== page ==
handle, or of a handle and lash so combined as to form a
        flexible rod. "[A] whip's lash." --Chaucer.
        [1913 Webster]
              In his right hand he holds a whip, with which he is
              supposed to drive the horses of the sun. --Addison.
        [1913 Webster]
     2. A coachman; a driver of a carriage; as, a good whip.
        [1913 Webster]
     3. (Mach.)
        (a) One of the arms or frames of a windmill, on which the
            sails are spread.
        (b) The length of the arm reckoned from the shaft.
            [1913 Webster]
     4. (Naut.)
        (a) A small tackle with a single rope, used to hoist light
        (b) The long pennant. See Pennant
            [1913 Webster]
     5. A huntsman who whips in the hounds; whipper-in.
        [1913 Webster]
     6. (Eng. Politics)
        (a) A person (as a member of Parliament) appointed to
            enforce party discipline, and secure the attendance of
            the members of a Parliament party at any important
            session, especially when their votes are needed.
        (b) A call made upon members of a Parliament party to be
            in their places at a given time, as when a vote is to
            be taken.
            [1913 Webster]
     7. A whipping motion; a thrashing about; as, the whip of a
        tense rope or wire which has suddenly parted; also, the
        quality of being whiplike or flexible; flexibility;
        suppleness, as of the shaft of a golf club.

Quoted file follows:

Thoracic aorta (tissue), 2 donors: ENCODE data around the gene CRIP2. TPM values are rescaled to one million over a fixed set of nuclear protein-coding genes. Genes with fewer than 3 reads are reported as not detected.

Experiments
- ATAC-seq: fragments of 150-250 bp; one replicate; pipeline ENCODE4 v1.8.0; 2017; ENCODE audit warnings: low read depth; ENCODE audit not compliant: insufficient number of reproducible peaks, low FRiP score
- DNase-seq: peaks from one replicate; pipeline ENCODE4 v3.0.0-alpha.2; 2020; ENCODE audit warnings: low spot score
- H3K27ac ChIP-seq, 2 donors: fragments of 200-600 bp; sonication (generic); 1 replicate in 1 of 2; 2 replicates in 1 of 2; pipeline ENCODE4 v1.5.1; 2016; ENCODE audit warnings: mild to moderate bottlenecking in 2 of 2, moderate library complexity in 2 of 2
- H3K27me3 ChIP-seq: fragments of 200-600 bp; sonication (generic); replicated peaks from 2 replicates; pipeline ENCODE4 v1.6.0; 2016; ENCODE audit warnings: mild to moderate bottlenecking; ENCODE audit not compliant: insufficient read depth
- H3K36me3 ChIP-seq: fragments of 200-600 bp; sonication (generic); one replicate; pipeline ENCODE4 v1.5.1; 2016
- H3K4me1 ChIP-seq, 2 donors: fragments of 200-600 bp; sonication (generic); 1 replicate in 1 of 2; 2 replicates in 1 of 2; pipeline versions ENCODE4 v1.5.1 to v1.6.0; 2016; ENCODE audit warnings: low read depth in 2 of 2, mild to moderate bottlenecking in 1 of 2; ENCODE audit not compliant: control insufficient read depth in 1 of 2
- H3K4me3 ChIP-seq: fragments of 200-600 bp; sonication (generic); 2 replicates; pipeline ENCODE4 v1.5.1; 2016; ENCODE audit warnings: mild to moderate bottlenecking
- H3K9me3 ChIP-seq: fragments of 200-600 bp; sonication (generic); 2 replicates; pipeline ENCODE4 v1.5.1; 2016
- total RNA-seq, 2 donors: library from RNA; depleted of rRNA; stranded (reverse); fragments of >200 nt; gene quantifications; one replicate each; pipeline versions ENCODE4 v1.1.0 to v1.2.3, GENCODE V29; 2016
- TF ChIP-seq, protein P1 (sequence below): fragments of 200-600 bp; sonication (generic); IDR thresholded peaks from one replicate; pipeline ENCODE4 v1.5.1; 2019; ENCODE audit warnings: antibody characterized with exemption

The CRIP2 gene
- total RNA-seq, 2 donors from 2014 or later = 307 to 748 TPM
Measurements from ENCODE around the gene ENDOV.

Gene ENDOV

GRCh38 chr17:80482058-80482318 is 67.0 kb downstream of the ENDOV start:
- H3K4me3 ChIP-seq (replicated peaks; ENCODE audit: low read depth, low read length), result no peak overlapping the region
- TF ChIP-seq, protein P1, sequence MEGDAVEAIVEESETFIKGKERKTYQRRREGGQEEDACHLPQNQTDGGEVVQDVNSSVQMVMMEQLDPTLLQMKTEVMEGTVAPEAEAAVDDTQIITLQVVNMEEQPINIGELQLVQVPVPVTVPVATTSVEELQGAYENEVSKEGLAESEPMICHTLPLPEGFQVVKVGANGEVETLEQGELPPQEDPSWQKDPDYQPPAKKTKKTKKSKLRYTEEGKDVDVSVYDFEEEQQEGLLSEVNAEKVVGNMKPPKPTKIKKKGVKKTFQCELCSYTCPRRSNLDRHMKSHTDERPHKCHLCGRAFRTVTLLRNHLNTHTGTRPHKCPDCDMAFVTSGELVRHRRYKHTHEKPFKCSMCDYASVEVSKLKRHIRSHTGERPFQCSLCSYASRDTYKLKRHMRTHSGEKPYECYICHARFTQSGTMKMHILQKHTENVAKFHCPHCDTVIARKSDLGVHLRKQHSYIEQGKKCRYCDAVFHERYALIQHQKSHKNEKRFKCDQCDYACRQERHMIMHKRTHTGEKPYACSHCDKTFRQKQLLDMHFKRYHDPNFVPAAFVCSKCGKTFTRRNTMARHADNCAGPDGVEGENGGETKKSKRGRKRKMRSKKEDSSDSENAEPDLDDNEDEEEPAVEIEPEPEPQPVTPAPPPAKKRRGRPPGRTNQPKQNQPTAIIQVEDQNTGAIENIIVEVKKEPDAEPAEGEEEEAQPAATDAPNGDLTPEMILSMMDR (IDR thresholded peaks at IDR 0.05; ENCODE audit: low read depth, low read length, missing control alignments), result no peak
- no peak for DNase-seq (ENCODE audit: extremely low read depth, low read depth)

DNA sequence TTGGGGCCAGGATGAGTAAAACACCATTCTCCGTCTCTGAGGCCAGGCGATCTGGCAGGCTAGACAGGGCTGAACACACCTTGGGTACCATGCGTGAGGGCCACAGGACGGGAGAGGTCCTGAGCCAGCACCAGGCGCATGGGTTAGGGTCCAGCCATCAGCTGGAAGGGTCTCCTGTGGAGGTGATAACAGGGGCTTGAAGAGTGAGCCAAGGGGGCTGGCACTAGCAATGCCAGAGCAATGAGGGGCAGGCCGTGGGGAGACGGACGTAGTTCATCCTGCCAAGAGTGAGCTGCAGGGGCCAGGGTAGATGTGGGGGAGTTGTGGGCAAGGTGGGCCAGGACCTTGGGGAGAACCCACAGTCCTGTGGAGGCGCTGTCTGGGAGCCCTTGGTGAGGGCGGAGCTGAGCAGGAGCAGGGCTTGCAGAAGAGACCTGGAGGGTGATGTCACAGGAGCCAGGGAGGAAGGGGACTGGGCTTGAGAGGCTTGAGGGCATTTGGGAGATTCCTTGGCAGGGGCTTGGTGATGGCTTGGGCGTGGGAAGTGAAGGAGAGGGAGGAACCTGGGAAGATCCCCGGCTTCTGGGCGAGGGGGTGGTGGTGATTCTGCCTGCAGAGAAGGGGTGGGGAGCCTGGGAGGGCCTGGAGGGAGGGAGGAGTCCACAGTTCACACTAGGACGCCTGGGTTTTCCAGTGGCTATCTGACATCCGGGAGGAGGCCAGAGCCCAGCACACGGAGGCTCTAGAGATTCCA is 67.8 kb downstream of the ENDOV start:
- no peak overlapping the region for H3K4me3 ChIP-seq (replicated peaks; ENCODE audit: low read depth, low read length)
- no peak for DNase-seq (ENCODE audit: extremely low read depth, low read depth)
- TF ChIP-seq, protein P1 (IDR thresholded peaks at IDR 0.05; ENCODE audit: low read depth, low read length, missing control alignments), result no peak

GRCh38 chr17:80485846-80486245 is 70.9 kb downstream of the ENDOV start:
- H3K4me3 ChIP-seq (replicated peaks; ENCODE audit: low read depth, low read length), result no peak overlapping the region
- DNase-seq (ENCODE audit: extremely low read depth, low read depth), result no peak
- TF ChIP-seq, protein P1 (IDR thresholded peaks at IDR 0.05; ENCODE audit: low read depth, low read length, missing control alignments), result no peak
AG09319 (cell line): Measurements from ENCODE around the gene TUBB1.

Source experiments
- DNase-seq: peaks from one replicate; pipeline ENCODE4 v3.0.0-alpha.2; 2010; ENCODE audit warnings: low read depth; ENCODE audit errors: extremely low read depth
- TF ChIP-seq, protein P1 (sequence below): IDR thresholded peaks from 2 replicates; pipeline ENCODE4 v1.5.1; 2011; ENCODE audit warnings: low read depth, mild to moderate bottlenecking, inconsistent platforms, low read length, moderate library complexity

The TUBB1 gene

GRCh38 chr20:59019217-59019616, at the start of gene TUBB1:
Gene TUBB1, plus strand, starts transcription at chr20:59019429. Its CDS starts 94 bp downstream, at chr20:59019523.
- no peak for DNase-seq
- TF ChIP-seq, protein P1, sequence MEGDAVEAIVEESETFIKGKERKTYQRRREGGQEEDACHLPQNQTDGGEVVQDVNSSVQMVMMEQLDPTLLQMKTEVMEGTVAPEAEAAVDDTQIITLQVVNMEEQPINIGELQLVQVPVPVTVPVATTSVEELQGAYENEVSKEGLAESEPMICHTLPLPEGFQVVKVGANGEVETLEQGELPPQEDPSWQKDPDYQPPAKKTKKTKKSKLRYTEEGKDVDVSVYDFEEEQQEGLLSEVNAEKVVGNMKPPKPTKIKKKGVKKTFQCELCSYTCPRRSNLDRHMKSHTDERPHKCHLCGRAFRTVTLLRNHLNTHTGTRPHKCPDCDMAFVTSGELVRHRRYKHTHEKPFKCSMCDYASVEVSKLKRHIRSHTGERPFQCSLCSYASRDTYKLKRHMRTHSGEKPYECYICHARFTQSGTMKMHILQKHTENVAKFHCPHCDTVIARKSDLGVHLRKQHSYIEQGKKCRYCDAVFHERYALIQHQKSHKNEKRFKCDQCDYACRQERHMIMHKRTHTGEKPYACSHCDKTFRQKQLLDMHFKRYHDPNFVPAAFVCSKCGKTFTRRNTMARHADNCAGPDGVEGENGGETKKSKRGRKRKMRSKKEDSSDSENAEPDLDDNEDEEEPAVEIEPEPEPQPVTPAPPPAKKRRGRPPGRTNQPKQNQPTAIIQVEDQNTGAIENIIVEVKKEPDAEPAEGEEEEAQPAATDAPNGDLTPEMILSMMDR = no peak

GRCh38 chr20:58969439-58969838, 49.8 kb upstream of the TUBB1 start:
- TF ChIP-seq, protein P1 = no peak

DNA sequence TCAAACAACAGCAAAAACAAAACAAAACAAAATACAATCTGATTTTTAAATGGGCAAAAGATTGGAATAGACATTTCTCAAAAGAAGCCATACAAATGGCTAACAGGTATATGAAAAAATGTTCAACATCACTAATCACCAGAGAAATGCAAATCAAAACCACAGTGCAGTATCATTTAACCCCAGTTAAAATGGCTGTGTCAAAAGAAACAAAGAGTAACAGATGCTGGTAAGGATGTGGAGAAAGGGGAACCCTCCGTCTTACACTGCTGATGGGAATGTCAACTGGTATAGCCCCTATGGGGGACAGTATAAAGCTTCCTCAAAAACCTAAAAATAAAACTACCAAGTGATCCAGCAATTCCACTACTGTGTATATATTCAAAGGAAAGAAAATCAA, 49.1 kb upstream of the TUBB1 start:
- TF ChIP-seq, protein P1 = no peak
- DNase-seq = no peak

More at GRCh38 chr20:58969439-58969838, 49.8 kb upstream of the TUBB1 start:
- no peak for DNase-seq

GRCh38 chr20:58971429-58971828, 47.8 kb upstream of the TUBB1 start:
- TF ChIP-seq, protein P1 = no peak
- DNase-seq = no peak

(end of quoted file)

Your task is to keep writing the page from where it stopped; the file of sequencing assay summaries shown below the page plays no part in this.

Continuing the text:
[Webster 1913 Suppl.]
     8. (Mech.) Any of various pieces that operate with a quick
        vibratory motion, as a spring in certain electrical
        devices for making a circuit, or a rocking certain piano
        [Webster 1913 Suppl.]
     Whip and spur, with the utmost haste.
     Whip crane, or Whip purchase, a simple form of crane
        having a small drum from which the load is suspended,
        turned by pulling on a rope wound around larger drum on
        the same axle.
     Whip gin. See Gin block, under 5th Gin.
     Whip grafting. See under Grafting.
     Whip hand, the hand with which the whip is used; hence,
        advantage; mastery; as, to have or get the whip hand of a
        person. --Dryden.
     Whip ray (Zool.), the European eagle ray. See under Ray.
     Whip roll (Weaving), a roll or bar, behind the reeds in a
        loom, on which the warp threads rest.
     Whip scorpion (Zool.), any one of numerous species of
        arachnids belonging to Thelyphonus and allied genera.
        They somewhat resemble true scorpions, but have a long,
        slender bristle, or lashlike organ, at the end of the
        body, instead of a sting.
     Whip snake (Zool.), any one of various species of slender
        snakes. Specifically:
        (a) A bright green South American tree snake ({Philodryas
            viridissimus) having a long and slender body. It is
            not venomous. Called also emerald whip snake.
        (b) The coachwhip snake.
            [1913 Webster]

Contact=webmaster@dict.org Specification=RFC 2229